Chinese Christians have drawn up an ambitious plan to send 20,000 missionaries overseas by 2030.
China's goal is said to be reminiscent of South Korea's pledge in the 1990s to raise 10,000 missionaries, but no-one is doubting the Asian giant. "China always wins when it comes to numbers," said Brent Fulton, president of ChinaSource.
While five years ago more than 200 Chinese Christians were detained before they could board flights to leave the country, Fulton said that the incident in 2010 only served as a catalyst to bring together church leaders both inside and outside of the country.
The Chinese government presents practical problems, as sending agencies to organize such a large number of people are illegal. Chinese church leaders are relying on individual churches to shoulder most of the burden.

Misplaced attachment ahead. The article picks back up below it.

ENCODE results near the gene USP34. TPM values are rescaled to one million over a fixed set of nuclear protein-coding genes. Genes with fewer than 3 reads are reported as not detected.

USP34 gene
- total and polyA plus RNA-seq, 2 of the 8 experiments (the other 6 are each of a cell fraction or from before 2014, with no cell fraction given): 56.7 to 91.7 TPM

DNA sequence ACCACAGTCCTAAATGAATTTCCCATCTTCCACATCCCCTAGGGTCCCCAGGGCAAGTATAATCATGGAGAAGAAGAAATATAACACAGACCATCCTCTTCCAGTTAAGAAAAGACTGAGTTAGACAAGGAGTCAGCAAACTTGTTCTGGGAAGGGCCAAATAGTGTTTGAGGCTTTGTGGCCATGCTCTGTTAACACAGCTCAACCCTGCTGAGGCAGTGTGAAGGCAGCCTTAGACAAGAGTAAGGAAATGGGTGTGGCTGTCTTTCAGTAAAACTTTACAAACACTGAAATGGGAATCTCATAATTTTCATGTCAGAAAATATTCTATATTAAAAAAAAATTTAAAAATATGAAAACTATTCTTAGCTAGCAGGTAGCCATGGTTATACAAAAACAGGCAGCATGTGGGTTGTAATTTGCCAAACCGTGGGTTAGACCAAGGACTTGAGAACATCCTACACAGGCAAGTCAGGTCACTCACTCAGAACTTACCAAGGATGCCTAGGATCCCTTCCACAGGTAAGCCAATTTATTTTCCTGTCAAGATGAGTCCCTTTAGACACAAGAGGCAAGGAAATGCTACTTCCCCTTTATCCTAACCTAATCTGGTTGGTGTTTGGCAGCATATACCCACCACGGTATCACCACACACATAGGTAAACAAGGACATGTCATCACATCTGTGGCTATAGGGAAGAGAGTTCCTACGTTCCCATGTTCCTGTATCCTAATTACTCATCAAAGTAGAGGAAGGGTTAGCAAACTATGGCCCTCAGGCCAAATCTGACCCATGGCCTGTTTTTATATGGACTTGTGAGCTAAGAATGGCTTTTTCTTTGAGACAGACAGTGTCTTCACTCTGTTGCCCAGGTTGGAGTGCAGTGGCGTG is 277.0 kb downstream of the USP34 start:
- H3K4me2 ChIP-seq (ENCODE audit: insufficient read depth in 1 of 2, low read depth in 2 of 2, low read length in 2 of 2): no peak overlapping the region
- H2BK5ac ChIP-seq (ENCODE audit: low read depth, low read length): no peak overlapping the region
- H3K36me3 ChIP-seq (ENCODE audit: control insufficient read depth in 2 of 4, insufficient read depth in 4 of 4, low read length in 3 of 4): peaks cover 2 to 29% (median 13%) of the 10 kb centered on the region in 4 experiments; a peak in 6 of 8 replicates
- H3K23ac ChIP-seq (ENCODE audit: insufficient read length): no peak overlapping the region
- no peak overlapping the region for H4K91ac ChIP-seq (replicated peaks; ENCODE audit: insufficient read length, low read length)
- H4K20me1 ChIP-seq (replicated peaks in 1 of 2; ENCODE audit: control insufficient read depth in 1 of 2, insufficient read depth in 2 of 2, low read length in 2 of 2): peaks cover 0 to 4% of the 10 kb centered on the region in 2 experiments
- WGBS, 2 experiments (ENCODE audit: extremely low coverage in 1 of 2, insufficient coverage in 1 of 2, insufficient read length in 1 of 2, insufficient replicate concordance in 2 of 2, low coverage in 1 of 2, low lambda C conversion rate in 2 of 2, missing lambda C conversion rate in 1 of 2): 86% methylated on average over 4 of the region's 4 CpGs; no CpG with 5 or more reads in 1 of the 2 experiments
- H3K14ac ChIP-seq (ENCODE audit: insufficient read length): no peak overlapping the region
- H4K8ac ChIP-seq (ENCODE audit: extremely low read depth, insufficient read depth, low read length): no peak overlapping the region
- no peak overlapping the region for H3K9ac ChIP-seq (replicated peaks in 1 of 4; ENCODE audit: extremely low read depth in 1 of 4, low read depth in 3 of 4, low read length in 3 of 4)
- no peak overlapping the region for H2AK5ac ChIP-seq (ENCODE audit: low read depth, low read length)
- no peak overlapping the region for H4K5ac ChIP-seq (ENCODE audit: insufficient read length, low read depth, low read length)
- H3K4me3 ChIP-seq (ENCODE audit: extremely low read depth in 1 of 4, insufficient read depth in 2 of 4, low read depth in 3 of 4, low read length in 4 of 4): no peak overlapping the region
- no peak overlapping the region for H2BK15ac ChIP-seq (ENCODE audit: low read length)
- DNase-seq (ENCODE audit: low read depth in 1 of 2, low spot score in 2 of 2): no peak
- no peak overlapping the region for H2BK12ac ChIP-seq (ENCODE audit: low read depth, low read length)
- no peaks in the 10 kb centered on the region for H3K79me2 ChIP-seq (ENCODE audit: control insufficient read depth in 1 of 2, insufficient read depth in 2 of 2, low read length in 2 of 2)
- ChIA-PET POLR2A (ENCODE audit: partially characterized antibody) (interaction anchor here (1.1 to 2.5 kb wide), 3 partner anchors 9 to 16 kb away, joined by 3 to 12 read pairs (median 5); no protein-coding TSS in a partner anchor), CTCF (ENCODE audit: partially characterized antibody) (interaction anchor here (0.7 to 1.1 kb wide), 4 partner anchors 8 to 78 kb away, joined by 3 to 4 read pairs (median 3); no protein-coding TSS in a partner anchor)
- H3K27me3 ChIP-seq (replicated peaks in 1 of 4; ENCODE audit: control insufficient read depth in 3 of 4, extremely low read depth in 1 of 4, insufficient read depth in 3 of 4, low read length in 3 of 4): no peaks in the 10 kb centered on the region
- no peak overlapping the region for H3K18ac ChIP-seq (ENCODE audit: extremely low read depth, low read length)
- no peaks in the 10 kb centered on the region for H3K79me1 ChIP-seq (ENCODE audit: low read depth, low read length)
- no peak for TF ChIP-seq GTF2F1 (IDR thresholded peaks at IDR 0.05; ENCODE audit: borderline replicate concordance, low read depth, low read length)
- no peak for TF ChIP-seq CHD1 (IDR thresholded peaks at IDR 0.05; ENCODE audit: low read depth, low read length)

"China's church has unique strength in evangelism, especially in the Middle East," says Zhiqiu Xu, director of Columbia International University's Chinese program. "To begin with, China doesn’t engender the same antagonism there that Western countries do."
While the persecution of China's Christians has shown them how to set up discreet house churches and navigate legal grey areas, better organisation is clearly needed. There are less than a thousand Chinese missionaries working cross-culturally, and most quit after two years.
"The Chinese church is a bit like a teenager - awkward but energetic," Xu says. "It may not have the details planned, but at least it has the vitality to tell the world, 'We want to do something'."